Cheryl Safren manipulates chemicals in order to create images on copper panels (Figures 1-9). Some of the chemical reactions create textures coarse and grainy while others produce shiny and gossamer textures. It is a low-tech process employing thin kebab sticks, wooden styluses, Q-tips, cotton balls and rags when applying chemicals in liquid form, torches when using gases and a mortar and pestle for grinding chemicals in solid form.
Some of the colors generated on these copper panels are known as interference colors and are produced by a transparent oxide film deposited on the metal surface. The colors develop when part of the light striking the oxide surface reflects and part passes through the film before reflecting off the metal below. When the delayed light reappears and combines with the surface light waves, they may either reinforce or cancel each other, generating a specific hue. The thickness of the oxide film dictates the color.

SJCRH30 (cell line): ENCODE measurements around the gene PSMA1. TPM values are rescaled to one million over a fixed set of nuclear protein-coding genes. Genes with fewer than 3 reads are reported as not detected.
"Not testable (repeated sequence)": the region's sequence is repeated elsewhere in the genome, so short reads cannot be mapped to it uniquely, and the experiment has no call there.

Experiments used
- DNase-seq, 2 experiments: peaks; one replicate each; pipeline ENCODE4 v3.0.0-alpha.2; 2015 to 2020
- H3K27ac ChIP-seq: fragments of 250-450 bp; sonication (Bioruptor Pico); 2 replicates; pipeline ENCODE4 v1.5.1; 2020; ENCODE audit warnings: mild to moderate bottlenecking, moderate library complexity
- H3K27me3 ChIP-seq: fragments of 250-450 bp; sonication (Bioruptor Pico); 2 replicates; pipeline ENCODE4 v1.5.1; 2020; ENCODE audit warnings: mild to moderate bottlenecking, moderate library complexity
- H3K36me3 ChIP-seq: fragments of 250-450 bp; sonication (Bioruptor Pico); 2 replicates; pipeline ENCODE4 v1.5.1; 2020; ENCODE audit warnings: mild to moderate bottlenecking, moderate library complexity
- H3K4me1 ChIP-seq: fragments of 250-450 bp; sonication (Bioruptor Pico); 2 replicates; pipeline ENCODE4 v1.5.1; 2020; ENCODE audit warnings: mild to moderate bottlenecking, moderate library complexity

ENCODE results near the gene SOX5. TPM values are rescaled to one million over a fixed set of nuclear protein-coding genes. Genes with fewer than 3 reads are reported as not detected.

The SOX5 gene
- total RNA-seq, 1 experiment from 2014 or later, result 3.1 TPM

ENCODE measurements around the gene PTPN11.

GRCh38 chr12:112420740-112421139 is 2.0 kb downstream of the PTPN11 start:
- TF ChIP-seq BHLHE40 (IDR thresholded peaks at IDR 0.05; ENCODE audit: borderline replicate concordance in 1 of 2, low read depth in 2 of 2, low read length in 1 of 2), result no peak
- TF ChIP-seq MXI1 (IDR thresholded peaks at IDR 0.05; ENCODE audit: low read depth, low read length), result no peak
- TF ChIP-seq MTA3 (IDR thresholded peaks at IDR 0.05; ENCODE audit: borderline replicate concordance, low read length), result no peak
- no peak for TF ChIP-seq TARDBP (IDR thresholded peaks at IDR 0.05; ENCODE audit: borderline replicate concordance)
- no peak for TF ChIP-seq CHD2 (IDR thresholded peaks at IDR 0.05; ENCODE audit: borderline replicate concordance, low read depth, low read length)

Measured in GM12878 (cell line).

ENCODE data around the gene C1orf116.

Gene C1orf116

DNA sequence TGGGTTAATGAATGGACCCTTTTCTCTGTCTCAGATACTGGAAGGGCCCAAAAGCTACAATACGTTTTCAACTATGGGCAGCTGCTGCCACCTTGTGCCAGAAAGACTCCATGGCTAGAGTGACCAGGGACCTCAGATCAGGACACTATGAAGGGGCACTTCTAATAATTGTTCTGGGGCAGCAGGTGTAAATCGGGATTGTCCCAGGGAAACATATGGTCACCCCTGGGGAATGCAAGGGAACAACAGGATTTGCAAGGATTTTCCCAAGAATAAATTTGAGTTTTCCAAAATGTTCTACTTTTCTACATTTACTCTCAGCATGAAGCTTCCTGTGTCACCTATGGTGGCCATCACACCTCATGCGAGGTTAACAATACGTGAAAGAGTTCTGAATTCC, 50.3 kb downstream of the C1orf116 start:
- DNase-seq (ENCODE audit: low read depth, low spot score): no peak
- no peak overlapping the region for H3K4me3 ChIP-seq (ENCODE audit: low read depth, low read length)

When the light hits the copper surface at any oblique angle the colors become vibrant and saturated. Shifting light on the metal surface and viewer movement are kinesthetic forces that alter our perception allowing us to discover something new each time we view the work.
About the artist
Cheryl’s artwork has been commissioned for many public art spaces around the country. Her work has also appeared in many magazines including Hyle, Chemical Engineering News and National Geographic Science.
Conflicts of Interest: The author has no conflicts of interest to declare.